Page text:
The curious case of the dancing Muslims

The curious case of the dancing Muslims

Tariq Al Maeena, Special to Gulf News,ThinkerMaybe what the insufferable and by now exceedingly tiresome Donald Trump had in mind was Erle Stanley Gardner, author of the Perry Mason detective series, when he recently evoked the case of the dancing Muslims, a tale that involved “thousands and thousands” of Arabs in the streets of Jersey City, New Jersey, wildly cheering on the attacks on the Twin Towers on 9/11. Or maybe the leading contender in the Republican presidential race was tapping into a not-so-dormant anti-Muslim and anti-Arab sentiment that the November 13 terrorist attacks in Paris had emboldened.

And make no mistake about it: Bigotry against people from the Middle East and South Asia is now rampant. In cities across the country in which “We the people …” was composed, Martin Luther King sought to articulate his dream, and Emma Lazarus invited “the huddled masses” to come ashore, Americans have come to define their view of the world in a miasma of lies and controlled hatreds, an ethos that threatens to falsify the entire world-image and reflex system of a whole generation.

Consider this: Ted Cruz, a Joe McCarthyist-type of Republican presidential aspirant, tells Americans, with a straight face and with no prevarication, that the US should accept only those Syrian refugees who happen to be Christian. Muslims need not apply. Ben Carson, another luminary in the race, a man who has clumsily told more whoppers than Pinocchio in his effort to further his presidential ambitions, has called these potential migrants — the 10,000 of them that the Obama administration intends to let in — “rabid dogs”. And Trump maliciously wants American Muslims to be registered in databases and mosques either put under surveillance or closed.

Governors of dozens of states have made it clear that Syrian refugees are not welcome where, with Chris Christie, governor of New Jersey, a man who should be eating less lasagna and more salad, would not let even one “Syrian orphan” into his state.

The politics of hate extends to the street. Last week, as a case in point, in Fredricksburg, Virginia, 80km outside the nation’s capital, the Islamic Centre, which had been there for 27 years, held a public meeting to seek the town’s permission to expand its facility. One of the protesters who attended the meeting hollered at Samer Shalabi, the Muslim trustee of the centre: “Nobody, nobody, nobody wants your evil cult in this county. I will do everything in my power to make sure that that does not doesn’t happen, because you are terrorists. Everyone one of you are terrorists. Every Muslim is a terrorist”.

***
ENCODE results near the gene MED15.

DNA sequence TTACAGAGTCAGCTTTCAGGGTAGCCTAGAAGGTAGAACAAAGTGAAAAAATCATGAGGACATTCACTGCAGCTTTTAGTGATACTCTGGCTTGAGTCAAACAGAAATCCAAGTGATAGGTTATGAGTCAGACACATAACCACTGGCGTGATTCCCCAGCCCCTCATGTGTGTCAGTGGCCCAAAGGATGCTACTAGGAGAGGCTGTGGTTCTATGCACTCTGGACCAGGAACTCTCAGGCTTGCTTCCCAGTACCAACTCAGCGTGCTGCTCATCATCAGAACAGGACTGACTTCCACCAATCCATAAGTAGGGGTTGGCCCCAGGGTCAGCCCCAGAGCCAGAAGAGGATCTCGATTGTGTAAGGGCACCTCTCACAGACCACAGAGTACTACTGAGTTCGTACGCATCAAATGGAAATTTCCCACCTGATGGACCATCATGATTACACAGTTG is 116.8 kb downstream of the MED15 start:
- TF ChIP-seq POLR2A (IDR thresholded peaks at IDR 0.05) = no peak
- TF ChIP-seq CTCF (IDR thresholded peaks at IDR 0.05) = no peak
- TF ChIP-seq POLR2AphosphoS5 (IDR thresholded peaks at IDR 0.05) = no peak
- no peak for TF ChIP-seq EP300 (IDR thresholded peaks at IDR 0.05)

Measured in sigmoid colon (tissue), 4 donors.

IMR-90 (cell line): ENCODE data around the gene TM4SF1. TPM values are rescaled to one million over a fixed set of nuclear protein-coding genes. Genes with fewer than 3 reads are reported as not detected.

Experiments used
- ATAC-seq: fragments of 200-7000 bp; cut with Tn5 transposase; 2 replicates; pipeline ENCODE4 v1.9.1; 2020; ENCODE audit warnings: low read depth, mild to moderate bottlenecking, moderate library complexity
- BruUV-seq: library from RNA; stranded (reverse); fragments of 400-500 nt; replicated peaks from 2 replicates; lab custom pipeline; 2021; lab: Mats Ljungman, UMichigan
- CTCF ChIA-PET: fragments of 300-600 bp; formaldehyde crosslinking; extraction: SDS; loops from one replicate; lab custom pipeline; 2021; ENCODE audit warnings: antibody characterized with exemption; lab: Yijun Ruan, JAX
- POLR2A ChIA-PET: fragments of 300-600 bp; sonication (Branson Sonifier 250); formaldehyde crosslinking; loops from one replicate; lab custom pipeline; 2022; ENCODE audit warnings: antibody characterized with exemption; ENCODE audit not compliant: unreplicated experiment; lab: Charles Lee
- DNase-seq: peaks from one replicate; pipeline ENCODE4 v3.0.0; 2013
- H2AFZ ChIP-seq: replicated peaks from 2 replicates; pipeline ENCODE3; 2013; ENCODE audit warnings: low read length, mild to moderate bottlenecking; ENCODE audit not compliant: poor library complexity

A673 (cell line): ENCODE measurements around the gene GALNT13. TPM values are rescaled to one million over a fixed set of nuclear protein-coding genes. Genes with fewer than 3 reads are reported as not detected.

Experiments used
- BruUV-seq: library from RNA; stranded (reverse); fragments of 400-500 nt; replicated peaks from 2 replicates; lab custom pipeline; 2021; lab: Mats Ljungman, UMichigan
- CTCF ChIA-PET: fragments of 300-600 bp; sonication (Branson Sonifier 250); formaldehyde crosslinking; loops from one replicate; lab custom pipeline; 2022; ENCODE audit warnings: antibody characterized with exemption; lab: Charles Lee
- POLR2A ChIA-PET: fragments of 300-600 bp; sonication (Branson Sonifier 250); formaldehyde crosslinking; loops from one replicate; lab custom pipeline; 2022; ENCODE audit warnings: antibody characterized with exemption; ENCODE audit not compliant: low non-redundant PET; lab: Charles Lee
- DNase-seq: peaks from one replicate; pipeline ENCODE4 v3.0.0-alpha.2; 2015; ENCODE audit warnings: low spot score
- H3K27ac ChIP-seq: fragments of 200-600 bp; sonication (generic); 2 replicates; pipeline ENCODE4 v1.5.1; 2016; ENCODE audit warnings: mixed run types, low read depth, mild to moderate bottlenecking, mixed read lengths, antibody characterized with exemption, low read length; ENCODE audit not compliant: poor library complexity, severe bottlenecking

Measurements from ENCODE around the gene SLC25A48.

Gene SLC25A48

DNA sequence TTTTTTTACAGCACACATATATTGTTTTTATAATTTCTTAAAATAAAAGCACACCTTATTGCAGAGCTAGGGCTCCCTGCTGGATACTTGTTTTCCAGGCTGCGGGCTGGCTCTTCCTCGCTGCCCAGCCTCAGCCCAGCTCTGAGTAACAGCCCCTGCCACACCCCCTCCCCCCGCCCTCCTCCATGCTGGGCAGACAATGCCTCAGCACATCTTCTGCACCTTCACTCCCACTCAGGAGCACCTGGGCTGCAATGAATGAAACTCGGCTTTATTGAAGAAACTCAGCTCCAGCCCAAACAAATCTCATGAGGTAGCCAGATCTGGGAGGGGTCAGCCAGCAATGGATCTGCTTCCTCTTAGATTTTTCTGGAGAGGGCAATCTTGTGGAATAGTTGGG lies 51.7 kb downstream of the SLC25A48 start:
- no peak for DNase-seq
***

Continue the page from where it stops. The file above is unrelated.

Shalabi, taken aback, sputtered: “How did you come up with that?”

The fact — the sad, paradoxical fact — is that a nativist sentiment has always existed in the United States. No ethnic community has escaped it. Arabs, and Muslim in general, are not being singled out for discrimination, for before them Jews and Poles, Greeks and Germans, Japanese and Italians, and Chinese people and people of colour, have all suffered discrimination upon first setting foot in the US.

Even the poor Irish, arriving steerage on rickety boats in the mid-1840s to escape the potato famine in their homeland — hungry, cold and destitute, with lice in their hair — found themselves at the bad end of the stick, for they were not only the “the other”, but also Catholic as well.

Jews, for example — yes, the very community without whose intellectual contribution American culture would today be impoverished, or certainly diminished — suffered discrimination even as late as the first half of the 20th century, when its members confronted prejudice in employment, given a quota on enrolment in colleges, prevented from buying some properties and even excluded from joining social clubs (to which one prominent American Jew, Groucho Marx, gave the pithy retort: “I wouldn’t join a club that would have me as a member”).

Catholic immigrants, whether German, Irish, Polish or Italian, had to contend with the Know Nothing Party, the sole raison d’etre of whose million members was to curb immigration and naturalisation of people who were “controlled by the Pope in Rome”. The Irish were told that they need not apply — for jobs or housing. The Japanese were interned during the Second World War. The Italians were stigmatised by ethnocentric stereotyping. And so it went with other minorities, many of whose descendants nevertheless went on to become supreme court justices, prominent filmmakers, astute social critics, best-seller writers, diplomats, rock-stars and — oh yes, the luck of the Irish — presidents.

Only in America! There, when immigrant and land unite, they regroup each other in a dynamic suggestion of new meanings and new relations. Arabs and Muslims are just the latest arrivals in this incredible nation of nations, and they must endure their baptism by fire.

The question is this: After their bumpy first generation ride, after they speak to and from America by working and voting their way to an equal slice of that American apple pie, will they then move on as other ethnic communities had done before them? One’s instinct calls for immediate assent. For coolness and finality of tone, America — all the Trumps, Carsons, Cruzes and other buffoons notwithstanding — at the end of the day never lets its citizens down.

– Tariq Al Maeena


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